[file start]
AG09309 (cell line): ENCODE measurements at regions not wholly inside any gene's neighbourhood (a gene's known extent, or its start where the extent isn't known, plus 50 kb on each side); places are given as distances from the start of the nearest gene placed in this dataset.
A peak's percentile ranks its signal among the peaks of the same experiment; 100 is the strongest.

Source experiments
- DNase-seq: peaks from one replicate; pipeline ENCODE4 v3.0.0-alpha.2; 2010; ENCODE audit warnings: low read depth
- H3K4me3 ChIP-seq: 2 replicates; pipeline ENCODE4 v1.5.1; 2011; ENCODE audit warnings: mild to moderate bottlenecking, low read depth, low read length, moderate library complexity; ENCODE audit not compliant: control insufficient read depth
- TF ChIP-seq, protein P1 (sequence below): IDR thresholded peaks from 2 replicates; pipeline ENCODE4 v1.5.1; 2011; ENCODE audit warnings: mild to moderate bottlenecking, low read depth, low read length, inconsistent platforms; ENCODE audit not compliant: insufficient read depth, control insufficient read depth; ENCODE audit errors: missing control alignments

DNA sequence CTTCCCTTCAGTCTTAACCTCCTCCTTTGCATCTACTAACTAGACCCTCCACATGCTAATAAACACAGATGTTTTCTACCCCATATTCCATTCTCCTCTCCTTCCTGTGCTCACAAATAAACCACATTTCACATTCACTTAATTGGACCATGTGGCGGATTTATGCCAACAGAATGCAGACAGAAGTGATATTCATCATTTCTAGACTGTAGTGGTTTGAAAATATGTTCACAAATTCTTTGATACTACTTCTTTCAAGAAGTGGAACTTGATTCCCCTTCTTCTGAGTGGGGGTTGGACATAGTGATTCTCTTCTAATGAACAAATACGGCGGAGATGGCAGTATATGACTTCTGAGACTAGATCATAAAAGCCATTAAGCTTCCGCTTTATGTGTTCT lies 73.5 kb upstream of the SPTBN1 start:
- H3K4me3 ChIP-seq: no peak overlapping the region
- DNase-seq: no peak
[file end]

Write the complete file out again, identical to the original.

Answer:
AG09309 (cell line): ENCODE measurements at regions not wholly inside any gene's neighbourhood (a gene's known extent, or its start where the extent isn't known, plus 50 kb on each side); places are given as distances from the start of the nearest gene placed in this dataset.
A peak's percentile ranks its signal among the peaks of the same experiment; 100 is the strongest.

Source experiments
- DNase-seq: peaks from one replicate; pipeline ENCODE4 v3.0.0-alpha.2; 2010; ENCODE audit warnings: low read depth
- H3K4me3 ChIP-seq: 2 replicates; pipeline ENCODE4 v1.5.1; 2011; ENCODE audit warnings: mild to moderate bottlenecking, low read depth, low read length, moderate library complexity; ENCODE audit not compliant: control insufficient read depth
- TF ChIP-seq, protein P1 (sequence below): IDR thresholded peaks from 2 replicates; pipeline ENCODE4 v1.5.1; 2011; ENCODE audit warnings: mild to moderate bottlenecking, low read depth, low read length, inconsistent platforms; ENCODE audit not compliant: insufficient read depth, control insufficient read depth; ENCODE audit errors: missing control alignments

DNA sequence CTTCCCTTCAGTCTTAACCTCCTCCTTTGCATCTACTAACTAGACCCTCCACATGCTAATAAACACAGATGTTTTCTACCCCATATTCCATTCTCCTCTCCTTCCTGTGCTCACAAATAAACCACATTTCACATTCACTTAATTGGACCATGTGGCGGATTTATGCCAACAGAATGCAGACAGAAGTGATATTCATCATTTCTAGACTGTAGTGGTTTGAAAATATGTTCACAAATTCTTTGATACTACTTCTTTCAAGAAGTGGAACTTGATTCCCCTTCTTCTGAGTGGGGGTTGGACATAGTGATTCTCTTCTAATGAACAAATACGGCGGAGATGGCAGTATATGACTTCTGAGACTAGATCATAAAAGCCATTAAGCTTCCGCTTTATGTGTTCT lies 73.5 kb upstream of the SPTBN1 start:
- H3K4me3 ChIP-seq: no peak overlapping the region
- DNase-seq: no peak